Updated at: 11-08-2023 - By: John Lau

Are you a beer enthusiast who’s puzzled about the difference between pilsners and lagers?

In this article, you will delve into the fascinating world of brewing to understand what makes a pilsner different from your generic lager.

Grab your glass, it’s time to become a beer connoisseur!

Characteristics of Lagers and Pilsners

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A discerning palette will note that the ingredients of Lager and Pilsner beers play a crucial role in their distinctive flavors. Here’s what goes into each:

  1. Lagers rely heavily on malted barley, clean yeast strains like Saccharomyces pastorianus, and a mild use of hops. The main focus here is to achieve a balance between sweetness and bitterness.
  2. They also often feature hints of caramel or toasted bread due to the involved brewing process and careful selection of ingredients.
  3. Meanwhile, Pilsners are brewed with softer water which imparts its iconic light body.
  4. Their key ingredient is the high-quality Saaz hops from Czech Republic – this hop strain gives pilsners their clean crisp taste and slightly bitter finish.
  5. Pilsners have an aggressive use of hops compared to lagers, creating more pronounced floral or spicy notes in the flavor profile.
  6. These beers also utilize bottom – fermenting yeast, specifically Saccharomyces pastorianus, during fermentation at lower temperatures for a longer time period.
  7. Finally, both types undergo lagering – this involves conditioning them at low temperatures over several weeks or even months. This meticulous process contributes to their nuanced flavors and smooth mouthfeel.

Brewing process

Here’s a breakdown of the brewing process for these beer styles:

  1. Mashing: Grains, usually barley, are mixed with hot water to activate enzymes that convert starches into fermentable sugars.
  2. Lautering: The liquid mixture is separated from the spent grains using a lautering tun or filter, leaving behind a sugary liquid called wort.
  3. Boiling: The wort is brought to a boil, where hops are added to provide bitterness, flavor, and aroma. For pilsners, hops usage tends to be more aggressive.
  4. Cooling: The boiled wort is rapidly cooled to the desired fermentation temperature using heat exchangers or immersion coolers.
  5. Fermentation: This is where lagers and pilsners differ from other beer styles like ales or IPAs. Lager yeast strains (Saccharomyces pastorianus) are used instead of ale yeast (Saccharomyces cerevisiae). This bottom-fermenting yeast ferments at lower temperatures and produces fewer fruity esters, resulting in cleaner flavors.
  6. Lagering: After primary fermentation, lagers and pilsners undergo a secondary fermentation process called lagering. The beer is stored at near-freezing temperatures for several weeks or months to allow further flavor development and clarification.
  7. Carbonation: Before packaging, carbonation levels are adjusted either through natural carbonation during bottling or force carbonation using CO2 tanks.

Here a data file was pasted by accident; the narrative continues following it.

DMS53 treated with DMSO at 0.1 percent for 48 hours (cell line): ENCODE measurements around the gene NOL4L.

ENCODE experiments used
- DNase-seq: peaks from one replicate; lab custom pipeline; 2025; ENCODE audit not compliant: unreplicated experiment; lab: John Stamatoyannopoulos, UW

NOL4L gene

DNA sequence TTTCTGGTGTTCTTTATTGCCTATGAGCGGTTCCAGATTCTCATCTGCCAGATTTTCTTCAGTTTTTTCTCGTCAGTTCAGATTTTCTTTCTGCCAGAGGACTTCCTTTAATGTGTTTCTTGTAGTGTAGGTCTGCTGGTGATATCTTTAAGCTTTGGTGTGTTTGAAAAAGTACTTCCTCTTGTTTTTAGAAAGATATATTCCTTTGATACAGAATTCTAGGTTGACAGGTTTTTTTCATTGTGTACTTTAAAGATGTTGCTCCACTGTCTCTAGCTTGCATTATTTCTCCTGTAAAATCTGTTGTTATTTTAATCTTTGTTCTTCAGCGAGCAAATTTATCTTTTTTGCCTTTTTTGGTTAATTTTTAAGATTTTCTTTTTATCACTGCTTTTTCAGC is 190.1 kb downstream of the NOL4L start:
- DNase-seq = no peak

Flavor profile

Lagers and pilsners each have their own unique flavor profiles that set them apart from other types of beer. Pilsners, known for their clean and crisp taste, offer a refreshing experience with a balanced maltiness and moderate hop bitterness.

They often have a light golden color and showcase the flavors of the ingredients used during brewing, such as barley and hops. Pilsners can range from being slightly sweet to having a dry finish, making them extremely versatile in terms of pairing with different foods.

In contrast, generic lagers typically exhibit a milder flavor profile compared to pilsners. They are often characterized by their smoothness and easy drinkability. Generic lagers tend to have a lighter body with subtle hints of malt sweetness and minimal hop character.

While they may lack some of the distinctiveness found in pilsners, lagers provide an enjoyable drinking experience for those seeking a more straightforward taste.

Key Differences Between Lagers and Pilsners

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Origin and history

Lagers and pilsners have a rich history, with pilsners originating from the Czech Republic. Pilsner beer was first brewed in the city of Plzeň in the early 19th century. The creation of this style revolutionized the brewing industry at that time.

It was a response to dissatisfaction with the quality of beer being produced, leading local brewers to develop a clearer, golden-colored lager using bottom-fermenting yeast.

On the other hand, lagers have been around for centuries and are believed to have originated in Germany. They gained popularity across Europe and beyond due to their clean taste and refreshing qualities.

Over time, different regions developed their own unique styles of lagers.

Hops usage

Hops are an essential ingredient in both lagers and pilsners, but they are used in slightly different ways. In lagers, including pilsners, hops are primarily used as a flavoring agent rather than for their aromatic qualities.